Ford's continued development of the vehicle hub concept gives it a clear, product-differentiating edge among vehicle manufacturers in terms of vehicle information and communication technology and telematics strategies.
On 11 March 2008, Ford Motor Company announced a contract with wireless data communications solutions provider Airbiquity to provide its aqLink wireless data communication technology and VIAaq software as a service (SaaS) offering to the automaker’s in-vehicle communications system, called Sync.
This announcement underscore's Ford's commitment to its "vehicle hub" concept, called Sync, which acts as a user interface that enables consumers to connect portable electronic devices to the car.
What differentiates Ford's approach from that of most other vehicle manufacturers is the fact that it requires fewer embedded vehicle-centric information and communication technology (ICT) components, which otherwise would duplicate device technologies that many consumers already own.
Ford's more software-based hub system is simpler and more cost-effective, requiring fewer hardware components and facilitating easy system upgrades. While other manufacturers normally must wait for new model introductions to upgrade embedded in-vehicle technologies, Ford's approach facilitates easy system upgrades that are primarily software-based and can be downloaded over the Internet, transferred to a USB stick and installed by consumers. For example, Ford introduced Sync in late 2007 and has already upgraded it, adding an emergency call feature and new diagnostic capabilities, both of which will become available to consumers in fall 2008.
Airbiquity’s SaaS solution allows Ford to add data capabilities for dynamic content offerings in the future. While Ford has not defined yet exactly what services it is planning to offer, it is likely the company will launch data-centric services that could include traditional Telematics offerings and innovative location-based services. GPS functionality will be embedded in the next-generation hardware.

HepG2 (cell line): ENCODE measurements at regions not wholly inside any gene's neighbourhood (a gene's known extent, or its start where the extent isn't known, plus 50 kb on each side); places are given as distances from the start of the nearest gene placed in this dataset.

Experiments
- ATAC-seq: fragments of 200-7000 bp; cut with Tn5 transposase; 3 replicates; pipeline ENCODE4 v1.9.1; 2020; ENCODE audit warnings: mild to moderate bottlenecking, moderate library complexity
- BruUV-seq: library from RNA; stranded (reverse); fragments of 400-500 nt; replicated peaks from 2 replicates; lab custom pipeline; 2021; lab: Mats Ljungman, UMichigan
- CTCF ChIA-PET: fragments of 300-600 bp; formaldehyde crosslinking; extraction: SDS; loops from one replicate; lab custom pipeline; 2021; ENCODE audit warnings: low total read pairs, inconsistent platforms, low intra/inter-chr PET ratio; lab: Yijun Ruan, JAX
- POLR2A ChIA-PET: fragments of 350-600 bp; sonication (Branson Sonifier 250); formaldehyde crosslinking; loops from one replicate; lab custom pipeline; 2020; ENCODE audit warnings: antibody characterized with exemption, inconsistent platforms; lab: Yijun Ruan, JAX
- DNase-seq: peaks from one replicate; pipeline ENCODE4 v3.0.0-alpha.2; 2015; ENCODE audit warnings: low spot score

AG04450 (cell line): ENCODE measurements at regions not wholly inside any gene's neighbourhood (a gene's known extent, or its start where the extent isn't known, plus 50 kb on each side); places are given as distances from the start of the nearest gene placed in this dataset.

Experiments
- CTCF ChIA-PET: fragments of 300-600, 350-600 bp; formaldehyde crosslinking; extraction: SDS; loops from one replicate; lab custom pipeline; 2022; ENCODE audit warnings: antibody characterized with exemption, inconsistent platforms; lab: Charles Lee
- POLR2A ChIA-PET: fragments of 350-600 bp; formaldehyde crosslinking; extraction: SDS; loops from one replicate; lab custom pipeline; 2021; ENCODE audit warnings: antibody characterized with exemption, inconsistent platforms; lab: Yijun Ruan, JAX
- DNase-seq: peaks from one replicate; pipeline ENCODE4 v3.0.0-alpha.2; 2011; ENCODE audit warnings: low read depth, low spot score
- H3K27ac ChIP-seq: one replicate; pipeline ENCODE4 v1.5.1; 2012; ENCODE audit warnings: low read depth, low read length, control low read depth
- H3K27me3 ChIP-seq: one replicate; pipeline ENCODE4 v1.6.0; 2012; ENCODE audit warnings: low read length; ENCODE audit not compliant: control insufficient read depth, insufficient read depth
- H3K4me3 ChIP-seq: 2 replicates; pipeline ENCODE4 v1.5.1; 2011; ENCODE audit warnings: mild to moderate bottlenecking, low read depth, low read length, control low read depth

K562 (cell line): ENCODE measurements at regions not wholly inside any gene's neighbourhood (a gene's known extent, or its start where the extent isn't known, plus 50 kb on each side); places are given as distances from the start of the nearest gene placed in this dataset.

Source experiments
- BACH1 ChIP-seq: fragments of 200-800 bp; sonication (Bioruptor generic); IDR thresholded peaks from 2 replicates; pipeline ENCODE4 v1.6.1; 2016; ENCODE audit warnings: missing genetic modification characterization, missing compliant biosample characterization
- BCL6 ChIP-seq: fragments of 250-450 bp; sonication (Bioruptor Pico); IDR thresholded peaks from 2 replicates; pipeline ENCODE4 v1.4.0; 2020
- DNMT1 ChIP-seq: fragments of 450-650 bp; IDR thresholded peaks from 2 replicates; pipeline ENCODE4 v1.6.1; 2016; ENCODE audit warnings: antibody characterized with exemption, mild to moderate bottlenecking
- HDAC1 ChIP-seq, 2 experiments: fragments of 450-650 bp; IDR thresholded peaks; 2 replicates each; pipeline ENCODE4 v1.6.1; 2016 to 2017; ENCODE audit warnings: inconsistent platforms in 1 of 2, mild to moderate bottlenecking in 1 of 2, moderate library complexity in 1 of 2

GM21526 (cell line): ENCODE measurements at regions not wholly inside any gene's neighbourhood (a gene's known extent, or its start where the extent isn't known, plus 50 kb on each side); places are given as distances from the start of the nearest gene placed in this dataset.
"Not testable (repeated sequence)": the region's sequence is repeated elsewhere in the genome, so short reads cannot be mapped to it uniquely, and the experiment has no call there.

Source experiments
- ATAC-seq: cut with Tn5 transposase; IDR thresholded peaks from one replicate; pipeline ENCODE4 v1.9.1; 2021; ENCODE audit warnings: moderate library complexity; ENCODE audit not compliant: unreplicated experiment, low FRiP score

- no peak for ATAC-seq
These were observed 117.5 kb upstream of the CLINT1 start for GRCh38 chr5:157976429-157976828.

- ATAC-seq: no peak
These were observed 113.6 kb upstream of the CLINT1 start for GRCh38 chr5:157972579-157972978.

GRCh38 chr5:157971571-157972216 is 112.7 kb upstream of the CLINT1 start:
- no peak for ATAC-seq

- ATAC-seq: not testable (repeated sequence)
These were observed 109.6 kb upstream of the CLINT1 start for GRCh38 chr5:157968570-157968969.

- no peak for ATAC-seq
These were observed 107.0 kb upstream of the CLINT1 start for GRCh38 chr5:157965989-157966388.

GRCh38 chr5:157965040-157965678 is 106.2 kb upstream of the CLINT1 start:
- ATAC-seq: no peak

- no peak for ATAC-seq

What remains to be seen is whether and how makers of portable electronic devices such as cell phones and personal navigation devices (PNDs) will embrace or compete with the hub concept. PNDs already have intuitive user interfaces that feature voice as well as touch screen interaction, and PND makers have designs on a consumer market that does not depend on the vehicle to act as a hub.
Take a lesson from this. Consider a similar vehicle hub approach that centers on consumers’ portable devices rather than trying to embed everything into the vehicle and limiting yourself.
Watch the reaction of cell phone manufacturers and network carriers that are centering on wireless services — especially location-based services. Vendors in the PND space could begin offering similar services on their devices in the future and compete for market share. Innovations in user and human machine interfaces will provide competitive differentiation.
"Ford Sync Raises the Bar for Device-to-Vehicle Integration Solutions for Infotainment Applications” — Ford Sync is a departure from the automotive industry's typical vehicle ICT approach and is the leading offering available in this category. By Thilo Koslowski
"Navigation Evolution: Device-Independent and Services-Centric" — Long-term success in the navigation industry will depend on creating innovative technology platforms, business models, partnerships and user-related services that go beyond basic navigation functionality. By Thilo Koslowski
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